Just imagine owning your online industrial niche.
I wrote a blog post this past July, briefly, expounding on content saturation and what a bonanza it is for industrial marketers. The blog post was well received, particularly by other industrial marketers.
I still believe it is an unbelievable opportunity for most industrial marketers. Allow me to expound a little more about content saturation. Maybe…I will convince a few more, perceptive, B2B industrial marketers.
First, let me define content saturation for all the late comers. Go to the first couple of paragraphs of July’s blog post to understand content saturation.
As an example of low saturation, allow me to give you a little “inside baseball” stuff. (Sorry…one of my favorite metaphors… since the Royals just beat up my Tigers this year and won the World Series this past Sunday)
We are doing a content/inbound marketing program for a successful industrial supplier in the Midwest. Based on the products they sell and the services they provide I have identified 90 critical keywords. As we move forward with content deployment, we will track all 90 keywords in our marketing automation software. If our customer adds another product or service and we can easily add more. More importantly, we will add “long-tail” versions for these critical keywords as we get more data on the most effective. I will go into a bit more detail about long-tail keywords at the end of this post.
Out of those 90 keywords, I have identified 25 of these keywords as “tags” or “topic tags” that we will use to archive our customer’s topics. This type of strategy helps the search engines “tag” webpages properly according to the top-level topic.
Think of these “tags” as file cabinets that are alphabetized. Within the file cabinet titled “A” are many topics that start with “A”. This “tag” strategy prevents individual webpages from competing and penalized by the search engines for duplicate content. You may have read from SEO experts that you should never have duplicate content on your web site. True. This strategy helps visitors find the right information and avoid penalties from good ‘ol Google for inserting, sometime needed, duplicate content for web visitors.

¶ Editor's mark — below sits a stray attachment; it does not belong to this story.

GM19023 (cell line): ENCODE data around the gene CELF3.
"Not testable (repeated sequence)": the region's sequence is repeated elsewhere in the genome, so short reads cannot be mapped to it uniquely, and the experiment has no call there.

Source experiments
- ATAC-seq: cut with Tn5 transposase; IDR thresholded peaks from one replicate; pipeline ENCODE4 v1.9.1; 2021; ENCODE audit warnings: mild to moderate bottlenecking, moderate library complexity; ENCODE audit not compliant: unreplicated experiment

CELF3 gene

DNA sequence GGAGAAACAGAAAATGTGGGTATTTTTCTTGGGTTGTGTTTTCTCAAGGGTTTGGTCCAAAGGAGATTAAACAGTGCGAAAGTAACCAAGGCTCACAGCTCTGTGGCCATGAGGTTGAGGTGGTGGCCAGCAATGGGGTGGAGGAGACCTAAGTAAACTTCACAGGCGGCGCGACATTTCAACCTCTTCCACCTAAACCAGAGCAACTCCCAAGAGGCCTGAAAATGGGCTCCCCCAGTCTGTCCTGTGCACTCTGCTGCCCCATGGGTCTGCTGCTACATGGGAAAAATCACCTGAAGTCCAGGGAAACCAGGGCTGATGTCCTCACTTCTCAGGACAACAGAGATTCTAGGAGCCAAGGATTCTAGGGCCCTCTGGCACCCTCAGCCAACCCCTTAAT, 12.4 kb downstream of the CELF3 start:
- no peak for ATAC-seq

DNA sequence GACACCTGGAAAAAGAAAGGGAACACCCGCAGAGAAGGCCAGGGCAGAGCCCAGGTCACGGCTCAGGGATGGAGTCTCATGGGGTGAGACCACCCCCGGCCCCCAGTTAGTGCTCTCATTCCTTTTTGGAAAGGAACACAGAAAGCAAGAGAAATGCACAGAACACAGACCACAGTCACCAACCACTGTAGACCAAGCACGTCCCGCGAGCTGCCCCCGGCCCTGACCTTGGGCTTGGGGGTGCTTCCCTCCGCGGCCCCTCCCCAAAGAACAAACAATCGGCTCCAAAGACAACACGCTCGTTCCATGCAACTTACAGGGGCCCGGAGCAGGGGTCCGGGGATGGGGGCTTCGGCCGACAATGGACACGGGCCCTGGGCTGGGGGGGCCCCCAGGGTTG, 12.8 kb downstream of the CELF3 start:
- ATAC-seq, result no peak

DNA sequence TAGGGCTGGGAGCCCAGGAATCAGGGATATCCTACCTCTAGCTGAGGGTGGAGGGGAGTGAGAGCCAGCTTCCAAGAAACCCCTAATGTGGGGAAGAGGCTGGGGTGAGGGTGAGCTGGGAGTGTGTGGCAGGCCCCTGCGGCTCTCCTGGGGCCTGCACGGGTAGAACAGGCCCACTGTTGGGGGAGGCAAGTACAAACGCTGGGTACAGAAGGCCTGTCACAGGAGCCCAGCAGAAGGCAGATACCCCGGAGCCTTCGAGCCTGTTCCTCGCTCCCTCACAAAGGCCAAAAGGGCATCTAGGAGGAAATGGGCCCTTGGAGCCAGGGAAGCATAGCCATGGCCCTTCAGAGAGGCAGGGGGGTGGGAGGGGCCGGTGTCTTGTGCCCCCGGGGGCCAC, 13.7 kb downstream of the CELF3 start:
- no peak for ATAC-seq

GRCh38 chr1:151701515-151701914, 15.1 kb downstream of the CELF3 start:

OK…now you know how I selected 25 topic tags for our customer. Now, I need to know just how much content is out there that competes with my customer’s topics.
In other words, how much sweat equity is this marketing effort going to take?
So I go to Google and use the “allintitle:” command. By using the allintitle: command, Google returns a number that tells how many webpages use the exact keyword phrase in the HTML title tag of the web page. Go ahead and try it for “pneumatic pumps”. In the top left corner of the search engine return page you will see a number. Your search should tell you that 10,100 web pages use “pneumatic pumps” in their title tag. It is good a bet, if “pneumatic pumps” is in the title tag of the webpage, the content on that web page is, specifically, about pneumatic pumps.
Try using the same research tactic for some of your industrial products. How competitive are your product & service topics?
Here are my rules of thumb for title counts and content saturation in the industrial market. I have adjusted these perimeters for the lower saturation and lack of quality content for the B2B industrial market.
Under 1000 titles: Non-competitive: This category allows you to get on the first page of Google almost as soon as you post a webpage or blog post. You are blogging aren’t you?